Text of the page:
You might wonder “Why duck liver?” It’s a long story, but basically a French doctor fooled himself into thinking he had discovered a new bacterium called Oscillococcus in the blood of flu victims during the 1918 flu epidemic, and he thought he saw the same imaginary bacteria in a specimen of Long Island duckling liver. He compounded one mistake with another, and with typically flawed homeopathic reasoning, he concluded that dilute duck liver ought to cure the flu. Why is Oscillococcinum made from Muscovy duck instead of Long Island duckling? Why the duck heart? I haven’t the foggiest idea, but it makes as much sense as anything else in homeopathy.

If you found out you had been paying $2.58 for a sugar pill, wouldn’t you feel foolish? Since you are reading a skeptical website, you probably know what homeopathy is and wouldn’t have bought Oscillococcinum. But others in the general public don’t have your critical thinking skills or your knowledge. They don’t know what homeopathy is, and they don’t want to know. They want something they can take to make them feel better. They want to believe it will work; they want hope, even if it is false hope. They don’t care what the scientific evidence says because “science doesn’t know everything”; they’re more impressed by anecdotes from the Internet and from their friends. If Aunt Betsy said “it worked for me” that’s good enough for them. If it’s on the shelves of the drug store, they assume it must work or the government would have removed it from the shelves. Wrong!

I had a good friend who was intelligent, well-educated, and skeptical about most things, but she never thought to question homeopathy. When I suggested a book about it, Homeopathy: How It Really Works by Jay Shelton, she refused to read it. She said, “I know it works for me, so we’ll just have to agree to disagree.” In other words, “Don’t try to confuse me with facts; my mind’s made up.” In at least one case, homeopathy didn’t work for her; she had to stop taking her homeopathic sleep remedy because she thought it was giving her side effects!

It’s strange how the human mind works. Customers who would scream bloody murder and call their lawyer if they opened a can of beef stew and found only water are not protesting when they learn that (if they bother to learn that) the medicine they bought contains no active ingredient. The FDA is looking into the possibility of changing the way homeopathic remedies are regulated. I would love it if they would require a label saying, “Contains no active ingredient. For entertainment purposes only.” But people would manage to ignore that statement the same way they ignore the FDA disclaimers on dietary supplements that say, “This product is not intended to diagnose, treat, cure or prevent any disease.”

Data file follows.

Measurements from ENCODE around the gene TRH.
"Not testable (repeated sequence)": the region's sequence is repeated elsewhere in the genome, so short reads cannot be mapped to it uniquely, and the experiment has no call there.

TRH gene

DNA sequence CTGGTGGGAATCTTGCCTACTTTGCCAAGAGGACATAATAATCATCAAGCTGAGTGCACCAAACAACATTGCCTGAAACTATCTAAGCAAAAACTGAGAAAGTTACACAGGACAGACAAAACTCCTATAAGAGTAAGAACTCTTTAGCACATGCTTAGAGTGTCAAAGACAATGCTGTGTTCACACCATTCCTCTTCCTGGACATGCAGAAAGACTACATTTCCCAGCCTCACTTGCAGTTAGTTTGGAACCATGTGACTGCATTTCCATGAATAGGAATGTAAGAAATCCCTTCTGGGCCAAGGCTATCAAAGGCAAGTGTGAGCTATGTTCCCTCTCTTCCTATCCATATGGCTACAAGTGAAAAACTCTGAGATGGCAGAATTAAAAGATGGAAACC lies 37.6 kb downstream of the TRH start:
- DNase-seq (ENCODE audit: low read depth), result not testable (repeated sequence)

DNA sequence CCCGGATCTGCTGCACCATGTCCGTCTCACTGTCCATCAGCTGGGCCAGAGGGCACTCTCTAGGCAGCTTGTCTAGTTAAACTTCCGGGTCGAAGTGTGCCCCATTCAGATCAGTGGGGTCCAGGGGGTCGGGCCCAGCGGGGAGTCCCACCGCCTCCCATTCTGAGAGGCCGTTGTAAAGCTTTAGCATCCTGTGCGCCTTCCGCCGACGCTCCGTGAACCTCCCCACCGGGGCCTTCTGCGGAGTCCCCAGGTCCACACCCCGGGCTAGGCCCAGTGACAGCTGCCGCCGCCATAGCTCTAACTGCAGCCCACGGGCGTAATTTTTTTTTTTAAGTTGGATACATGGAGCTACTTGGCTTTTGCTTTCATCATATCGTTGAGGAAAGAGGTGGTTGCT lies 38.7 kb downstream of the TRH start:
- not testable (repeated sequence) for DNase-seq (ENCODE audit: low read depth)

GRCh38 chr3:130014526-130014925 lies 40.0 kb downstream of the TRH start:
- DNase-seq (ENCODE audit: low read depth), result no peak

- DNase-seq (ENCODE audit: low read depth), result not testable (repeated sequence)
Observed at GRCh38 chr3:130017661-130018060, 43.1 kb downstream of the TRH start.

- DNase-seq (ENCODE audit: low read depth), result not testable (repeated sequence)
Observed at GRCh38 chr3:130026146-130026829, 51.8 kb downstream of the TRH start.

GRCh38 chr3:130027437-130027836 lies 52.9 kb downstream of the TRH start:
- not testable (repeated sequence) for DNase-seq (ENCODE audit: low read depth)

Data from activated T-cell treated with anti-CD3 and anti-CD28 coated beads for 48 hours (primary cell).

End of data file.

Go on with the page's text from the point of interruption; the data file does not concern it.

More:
To paraphrase Gertude Stein’s comment about Oakland, “The trouble with homeopathy is that when you get there, there isn't any there there.” Homeopathy has been called “the ultimate fake” and “delusions about dilutions.” Oliver Wendell Holmes thoroughly demolished homeopathy back in 1842 in his lecture and subsequent book “Homeopathy and Its Kindred Delusions.” It’s been 174 years, folks! Why are we such slow learners? At least since there’s nothing in the remedies, they’re not likely to cause harm except when people use them in place of effective conventional medical care. But that happens all too often; some of the resulting deaths have been reported on the What’s The Harm? website.

I’m reminded of Pete Seeger’s lyrics: “When will we ever learn?” Not any time soon, I’m afraid. But we might as well remain optimistic. As Greg Carr wisely said, “Choose optimism because the alternative is a self-fulfilling prophecy.”

Harriet Hall

Harriet Hall's photo

Harriet Hall, MD, a retired Air Force physician and flight surgeon, writes and educates about pseudoscientific and so-called alternative medicine. She is a contributing editor and frequent contributor to the Skeptical Inquirer and contributes to the blog Science-Based Medicine. She is author of Women Aren’t Supposed to Fly: Memoirs of a Female Flight Surgeon and coauthor of the 2012 textbook Consumer Health: A Guide to Intelligent Decisions.